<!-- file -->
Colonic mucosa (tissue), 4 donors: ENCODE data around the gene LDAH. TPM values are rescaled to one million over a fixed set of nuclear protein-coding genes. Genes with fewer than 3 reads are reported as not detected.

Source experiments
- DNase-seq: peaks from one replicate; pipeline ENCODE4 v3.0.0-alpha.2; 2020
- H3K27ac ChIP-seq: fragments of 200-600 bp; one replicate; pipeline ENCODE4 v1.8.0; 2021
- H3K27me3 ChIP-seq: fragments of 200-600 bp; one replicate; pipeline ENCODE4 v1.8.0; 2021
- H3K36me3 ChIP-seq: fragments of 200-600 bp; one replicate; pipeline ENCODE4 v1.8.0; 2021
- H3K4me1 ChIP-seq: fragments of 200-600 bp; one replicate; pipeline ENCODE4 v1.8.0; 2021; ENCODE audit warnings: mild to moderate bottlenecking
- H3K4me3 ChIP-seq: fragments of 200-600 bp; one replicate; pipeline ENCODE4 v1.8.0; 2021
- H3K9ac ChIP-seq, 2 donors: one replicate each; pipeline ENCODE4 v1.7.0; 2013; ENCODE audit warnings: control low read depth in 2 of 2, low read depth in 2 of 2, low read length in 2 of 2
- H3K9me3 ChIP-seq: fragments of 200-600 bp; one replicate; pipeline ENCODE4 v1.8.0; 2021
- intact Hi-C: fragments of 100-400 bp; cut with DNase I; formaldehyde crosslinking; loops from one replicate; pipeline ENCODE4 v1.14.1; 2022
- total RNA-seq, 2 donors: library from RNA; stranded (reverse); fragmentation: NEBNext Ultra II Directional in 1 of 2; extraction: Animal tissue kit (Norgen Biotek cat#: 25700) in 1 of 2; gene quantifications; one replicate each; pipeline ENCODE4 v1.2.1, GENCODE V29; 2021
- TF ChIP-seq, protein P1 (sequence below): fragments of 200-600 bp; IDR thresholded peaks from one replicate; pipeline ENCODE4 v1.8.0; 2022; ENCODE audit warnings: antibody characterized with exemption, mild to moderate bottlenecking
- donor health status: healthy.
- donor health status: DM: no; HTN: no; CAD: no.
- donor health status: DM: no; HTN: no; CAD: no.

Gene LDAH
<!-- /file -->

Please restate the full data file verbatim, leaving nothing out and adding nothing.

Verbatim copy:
Colonic mucosa (tissue), 4 donors: ENCODE data around the gene LDAH. TPM values are rescaled to one million over a fixed set of nuclear protein-coding genes. Genes with fewer than 3 reads are reported as not detected.

Source experiments
- DNase-seq: peaks from one replicate; pipeline ENCODE4 v3.0.0-alpha.2; 2020
- H3K27ac ChIP-seq: fragments of 200-600 bp; one replicate; pipeline ENCODE4 v1.8.0; 2021
- H3K27me3 ChIP-seq: fragments of 200-600 bp; one replicate; pipeline ENCODE4 v1.8.0; 2021
- H3K36me3 ChIP-seq: fragments of 200-600 bp; one replicate; pipeline ENCODE4 v1.8.0; 2021
- H3K4me1 ChIP-seq: fragments of 200-600 bp; one replicate; pipeline ENCODE4 v1.8.0; 2021; ENCODE audit warnings: mild to moderate bottlenecking
- H3K4me3 ChIP-seq: fragments of 200-600 bp; one replicate; pipeline ENCODE4 v1.8.0; 2021
- H3K9ac ChIP-seq, 2 donors: one replicate each; pipeline ENCODE4 v1.7.0; 2013; ENCODE audit warnings: control low read depth in 2 of 2, low read depth in 2 of 2, low read length in 2 of 2
- H3K9me3 ChIP-seq: fragments of 200-600 bp; one replicate; pipeline ENCODE4 v1.8.0; 2021
- intact Hi-C: fragments of 100-400 bp; cut with DNase I; formaldehyde crosslinking; loops from one replicate; pipeline ENCODE4 v1.14.1; 2022
- total RNA-seq, 2 donors: library from RNA; stranded (reverse); fragmentation: NEBNext Ultra II Directional in 1 of 2; extraction: Animal tissue kit (Norgen Biotek cat#: 25700) in 1 of 2; gene quantifications; one replicate each; pipeline ENCODE4 v1.2.1, GENCODE V29; 2021
- TF ChIP-seq, protein P1 (sequence below): fragments of 200-600 bp; IDR thresholded peaks from one replicate; pipeline ENCODE4 v1.8.0; 2022; ENCODE audit warnings: antibody characterized with exemption, mild to moderate bottlenecking
- donor health status: healthy.
- donor health status: DM: no; HTN: no; CAD: no.
- donor health status: DM: no; HTN: no; CAD: no.

Gene LDAH